The completion of the Union Pacific Railroad in 1869 marked the end of organized freighting as a big business. Railroads moved supplies west and brought back products from the developing frontier. Freighting continued on a limited basis in those areas where railroads had not yet been constructed.
The Burlington and Missouri River Railroad was extended to join the Union Pacific in Buffalo County in 1872, resulting in the establishment of Kearney Junction. Kearney was not the first settlement in Buffalo County. People were already living at Elm Creek, a Union Pacific station, at Shelton, formerly Wood River Center, and a settlement had just been established at Gibbon. Kearney was the first of these settlerments to become an incorporated city in the county.
By early spring, 1877, Kearney was four years old and had a population of about 1,000 people. The Union Pacific Railroad passed through it east-west and the Burlington & Missouri River Railroad came in from Hastings and points southeast. There was a mail route and stagecoach line north to Loup City. The Pioneer stage company ran stages daily, except Sundays, south to towns in the Republican River Valley where connections could be made to towns in northern Kansas.
Times were hard. For three years drouth and grasshoppers had ruined crops in Buffalo County. The whole nation was suffering from an economic depression. But up in the Black Hills, 330 miles northwest of Kearney, there was GOLD!
For several years rumors of gold in the Black Hills had circulated. No serious attempts had been made to mine the area because the territory was included in the Sioux reservation. Late in the summer of 1874, the rumors of gold were verified by an Army expedition into the Black Hills led by Lt. Col. George Custer. Winter delayed prospecting, and during the following year the U.S. Army had the difficult task of attempting to keep prospectors out of this Indian territory while negotiating with the Sioux.
Negotiations were unsuccessful and the result was the Sioux War of 1876. While prospectors flocked to the Black Hills that summer, General Custer lost the battle at Little Big Horn. In October the Sioux signed away their rights to the Black Hills.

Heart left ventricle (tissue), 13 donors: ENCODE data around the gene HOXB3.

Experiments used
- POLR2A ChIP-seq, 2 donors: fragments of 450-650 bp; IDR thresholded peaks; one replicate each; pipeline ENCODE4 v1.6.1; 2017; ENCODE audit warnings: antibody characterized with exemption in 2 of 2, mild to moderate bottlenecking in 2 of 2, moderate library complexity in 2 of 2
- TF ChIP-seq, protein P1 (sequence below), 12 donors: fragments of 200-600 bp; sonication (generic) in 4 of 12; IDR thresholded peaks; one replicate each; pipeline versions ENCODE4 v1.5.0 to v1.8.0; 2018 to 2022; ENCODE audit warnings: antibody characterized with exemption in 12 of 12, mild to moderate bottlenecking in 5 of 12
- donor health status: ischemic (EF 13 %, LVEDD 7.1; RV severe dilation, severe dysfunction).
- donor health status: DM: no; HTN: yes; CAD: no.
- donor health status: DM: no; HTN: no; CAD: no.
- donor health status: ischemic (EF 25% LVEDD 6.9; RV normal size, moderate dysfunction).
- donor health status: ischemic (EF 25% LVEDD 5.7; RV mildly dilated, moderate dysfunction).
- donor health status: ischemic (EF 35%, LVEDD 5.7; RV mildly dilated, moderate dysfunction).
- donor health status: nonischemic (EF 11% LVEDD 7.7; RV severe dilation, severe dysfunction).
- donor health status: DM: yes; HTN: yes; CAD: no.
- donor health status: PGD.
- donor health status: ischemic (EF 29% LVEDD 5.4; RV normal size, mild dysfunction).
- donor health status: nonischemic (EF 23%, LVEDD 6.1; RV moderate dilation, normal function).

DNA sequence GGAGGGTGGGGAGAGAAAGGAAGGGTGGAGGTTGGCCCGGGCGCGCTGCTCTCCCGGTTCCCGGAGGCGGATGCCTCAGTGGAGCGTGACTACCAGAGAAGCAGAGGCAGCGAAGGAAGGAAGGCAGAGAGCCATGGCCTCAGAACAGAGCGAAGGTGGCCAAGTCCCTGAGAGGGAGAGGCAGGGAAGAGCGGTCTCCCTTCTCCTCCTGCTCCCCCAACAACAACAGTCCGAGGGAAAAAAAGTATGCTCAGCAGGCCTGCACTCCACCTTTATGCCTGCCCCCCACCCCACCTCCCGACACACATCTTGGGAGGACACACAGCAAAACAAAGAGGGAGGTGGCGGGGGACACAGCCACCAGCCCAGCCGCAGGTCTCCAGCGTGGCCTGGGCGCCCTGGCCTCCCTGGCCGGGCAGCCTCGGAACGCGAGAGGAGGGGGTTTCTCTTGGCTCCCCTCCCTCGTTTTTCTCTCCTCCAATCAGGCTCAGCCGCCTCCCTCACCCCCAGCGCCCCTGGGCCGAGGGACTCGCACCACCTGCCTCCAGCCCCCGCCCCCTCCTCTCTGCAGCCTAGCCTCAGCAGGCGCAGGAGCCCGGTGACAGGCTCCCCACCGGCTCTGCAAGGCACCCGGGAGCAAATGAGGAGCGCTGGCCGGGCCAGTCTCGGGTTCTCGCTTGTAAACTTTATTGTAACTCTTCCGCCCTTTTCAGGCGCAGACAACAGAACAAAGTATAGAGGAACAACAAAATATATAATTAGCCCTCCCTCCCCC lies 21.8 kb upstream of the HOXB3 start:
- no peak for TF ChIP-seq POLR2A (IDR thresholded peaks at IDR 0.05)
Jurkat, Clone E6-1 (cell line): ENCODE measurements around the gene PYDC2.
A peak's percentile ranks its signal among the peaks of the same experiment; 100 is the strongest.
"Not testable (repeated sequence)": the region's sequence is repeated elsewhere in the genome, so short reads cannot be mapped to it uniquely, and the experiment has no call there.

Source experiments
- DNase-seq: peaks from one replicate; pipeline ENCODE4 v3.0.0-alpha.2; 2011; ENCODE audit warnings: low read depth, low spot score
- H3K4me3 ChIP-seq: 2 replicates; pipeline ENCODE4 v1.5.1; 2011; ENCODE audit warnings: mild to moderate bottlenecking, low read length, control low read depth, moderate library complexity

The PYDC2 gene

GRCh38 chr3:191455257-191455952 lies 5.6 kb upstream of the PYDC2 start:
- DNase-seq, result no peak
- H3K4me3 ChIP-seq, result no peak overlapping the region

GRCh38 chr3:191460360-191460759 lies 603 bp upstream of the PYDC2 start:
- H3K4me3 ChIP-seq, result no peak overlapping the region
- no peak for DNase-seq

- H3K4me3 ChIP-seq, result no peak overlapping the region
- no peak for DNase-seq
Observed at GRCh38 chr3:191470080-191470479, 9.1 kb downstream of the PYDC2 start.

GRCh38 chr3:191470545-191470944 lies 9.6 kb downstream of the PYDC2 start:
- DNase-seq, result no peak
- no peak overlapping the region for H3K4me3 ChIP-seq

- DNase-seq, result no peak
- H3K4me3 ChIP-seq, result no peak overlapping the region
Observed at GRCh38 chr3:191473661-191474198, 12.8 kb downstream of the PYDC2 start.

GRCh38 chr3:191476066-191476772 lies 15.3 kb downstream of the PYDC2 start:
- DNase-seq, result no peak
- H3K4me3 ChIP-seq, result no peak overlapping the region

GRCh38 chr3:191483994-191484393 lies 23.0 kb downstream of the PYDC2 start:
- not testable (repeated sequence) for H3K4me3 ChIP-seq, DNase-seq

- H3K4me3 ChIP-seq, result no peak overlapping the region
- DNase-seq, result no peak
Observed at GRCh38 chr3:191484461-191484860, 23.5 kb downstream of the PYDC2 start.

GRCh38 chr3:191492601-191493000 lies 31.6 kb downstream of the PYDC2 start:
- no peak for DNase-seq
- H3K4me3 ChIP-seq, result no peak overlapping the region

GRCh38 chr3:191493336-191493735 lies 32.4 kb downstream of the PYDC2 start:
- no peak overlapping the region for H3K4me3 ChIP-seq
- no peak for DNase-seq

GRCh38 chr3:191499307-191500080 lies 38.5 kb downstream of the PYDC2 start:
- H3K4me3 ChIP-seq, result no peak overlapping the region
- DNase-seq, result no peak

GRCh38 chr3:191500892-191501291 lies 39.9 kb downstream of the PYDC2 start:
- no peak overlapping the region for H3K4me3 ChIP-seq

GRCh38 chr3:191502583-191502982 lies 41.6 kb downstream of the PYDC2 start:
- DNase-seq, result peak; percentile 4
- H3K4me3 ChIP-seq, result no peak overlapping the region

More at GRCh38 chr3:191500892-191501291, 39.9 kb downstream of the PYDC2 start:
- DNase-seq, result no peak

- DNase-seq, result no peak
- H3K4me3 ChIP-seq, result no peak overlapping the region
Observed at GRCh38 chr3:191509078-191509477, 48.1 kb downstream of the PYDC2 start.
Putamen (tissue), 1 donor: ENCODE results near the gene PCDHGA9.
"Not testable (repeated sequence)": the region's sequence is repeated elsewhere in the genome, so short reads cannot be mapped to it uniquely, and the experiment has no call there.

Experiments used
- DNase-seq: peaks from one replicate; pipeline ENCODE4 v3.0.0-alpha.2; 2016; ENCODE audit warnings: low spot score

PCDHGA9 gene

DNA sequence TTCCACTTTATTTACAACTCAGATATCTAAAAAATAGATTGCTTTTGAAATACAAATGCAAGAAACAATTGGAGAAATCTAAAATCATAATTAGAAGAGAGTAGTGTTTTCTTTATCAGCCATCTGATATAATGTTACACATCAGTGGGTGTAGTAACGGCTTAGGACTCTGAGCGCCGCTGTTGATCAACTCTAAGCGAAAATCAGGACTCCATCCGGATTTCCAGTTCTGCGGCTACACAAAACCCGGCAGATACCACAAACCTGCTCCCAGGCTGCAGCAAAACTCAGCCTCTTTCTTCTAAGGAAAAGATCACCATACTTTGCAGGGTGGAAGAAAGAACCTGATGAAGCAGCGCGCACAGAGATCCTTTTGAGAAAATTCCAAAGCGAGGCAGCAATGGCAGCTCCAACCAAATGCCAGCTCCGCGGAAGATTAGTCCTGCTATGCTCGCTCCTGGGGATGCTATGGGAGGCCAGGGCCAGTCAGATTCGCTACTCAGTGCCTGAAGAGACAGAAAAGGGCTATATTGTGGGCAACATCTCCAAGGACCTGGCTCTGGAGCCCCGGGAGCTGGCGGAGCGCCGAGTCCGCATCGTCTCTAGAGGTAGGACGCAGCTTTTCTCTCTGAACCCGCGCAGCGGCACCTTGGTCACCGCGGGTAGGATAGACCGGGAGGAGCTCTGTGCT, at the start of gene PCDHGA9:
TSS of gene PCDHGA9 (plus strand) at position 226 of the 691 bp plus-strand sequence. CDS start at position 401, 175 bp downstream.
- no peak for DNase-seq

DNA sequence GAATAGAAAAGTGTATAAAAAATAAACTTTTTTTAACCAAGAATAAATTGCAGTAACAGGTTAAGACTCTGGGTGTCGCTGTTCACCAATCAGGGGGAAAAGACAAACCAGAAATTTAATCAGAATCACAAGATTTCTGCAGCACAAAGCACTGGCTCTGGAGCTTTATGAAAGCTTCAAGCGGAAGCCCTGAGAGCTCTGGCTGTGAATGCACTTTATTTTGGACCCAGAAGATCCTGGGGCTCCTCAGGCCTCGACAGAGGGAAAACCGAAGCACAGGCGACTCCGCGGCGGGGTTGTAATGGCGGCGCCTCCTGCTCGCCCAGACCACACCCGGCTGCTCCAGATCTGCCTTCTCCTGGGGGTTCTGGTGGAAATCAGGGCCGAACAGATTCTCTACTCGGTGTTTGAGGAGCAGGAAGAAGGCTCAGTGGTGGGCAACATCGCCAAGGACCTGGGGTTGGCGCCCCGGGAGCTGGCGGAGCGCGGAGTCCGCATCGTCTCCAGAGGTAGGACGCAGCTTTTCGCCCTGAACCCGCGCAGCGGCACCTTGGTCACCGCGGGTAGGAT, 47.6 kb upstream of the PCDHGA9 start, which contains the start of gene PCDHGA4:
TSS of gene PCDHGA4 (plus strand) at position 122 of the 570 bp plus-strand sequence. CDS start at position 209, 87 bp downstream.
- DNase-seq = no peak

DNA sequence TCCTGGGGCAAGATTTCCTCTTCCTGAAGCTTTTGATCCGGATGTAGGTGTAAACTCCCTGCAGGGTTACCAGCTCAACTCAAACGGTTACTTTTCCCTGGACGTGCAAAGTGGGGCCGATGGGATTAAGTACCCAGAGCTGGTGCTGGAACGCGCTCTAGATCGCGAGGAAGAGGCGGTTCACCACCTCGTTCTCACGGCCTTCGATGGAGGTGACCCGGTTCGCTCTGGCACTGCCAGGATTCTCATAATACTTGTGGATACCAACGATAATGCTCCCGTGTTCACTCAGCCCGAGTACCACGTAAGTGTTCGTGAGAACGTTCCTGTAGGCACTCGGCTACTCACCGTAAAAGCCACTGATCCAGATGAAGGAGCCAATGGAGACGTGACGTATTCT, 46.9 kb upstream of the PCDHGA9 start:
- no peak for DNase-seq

Prospectors could now legally enter the Hills and look for gold. They needed food, clothing, tools, and mining equipment. The Union Pacific could bring these supplies into Nebraska but freight wagons had to carry them from the railroad to the Hills. Cheyenne and Sidney were the nearest to the Black Hills, but other towns along the Union Pacific thought they had just as good, if not better, reasons for being the supply points.
Kearney entered the competition with vigor. A route was laid out from Kearney to Deadwood for stage coaches, freight wagons, and prospectors. Road ranches were set up and all major rivers were bridged. Local banker, C. W. Dake, was instrumental in establishing this route and the stage line which would use the road. He was joined by R. S. Downing from nearby Lowell at about the same time as John Campbell left Kearney with the first concord stage to Deadwood.
(click picture to make bigger, use the back command to return)
The advantages of the Kearney to Deadwood route were loudly proclaimed in local newspapers. According to the Central Nebraska Press,
"The route from this city to Custer City and Deadwood, is with little exception over a...fertile, and gently rooling (sic) country, well watered with numerous streams, most of which are skirted with an abundance of growing timber. Grasses abound in the greatest profusion and luxuriance...
"...Good ranches have been established outside the limits of permanent settlements where the traveler can find excellent accommodations both for himself and beast and at prices that do not imply robbery. To all persons contemplating a trip to the Hills, either by stage or with freight, we unhesitatingly say by all means take the Kearney route...."
The Weekly Kearney Times argued,
"We will not dispute but that Sidney is nearer, on an air line, to the Hills, but owing to impenetrable sandhills the route is a circuitous one making the distance from Sidney to Deadwood but 20 miles nearer than from Kearney, while the greater portion of that route is over sand beds through which their teams toil for days. That route too is greatly destitute of wood and water, while there is but a scanty supply of grass..."
"From Kearney to Armada in Buffalo County, on Wood River, a distance of twenty-one miles, will be found the most uneven portion of the whole route winding through the rolling country, but the grades are light and the surface smooth and hard."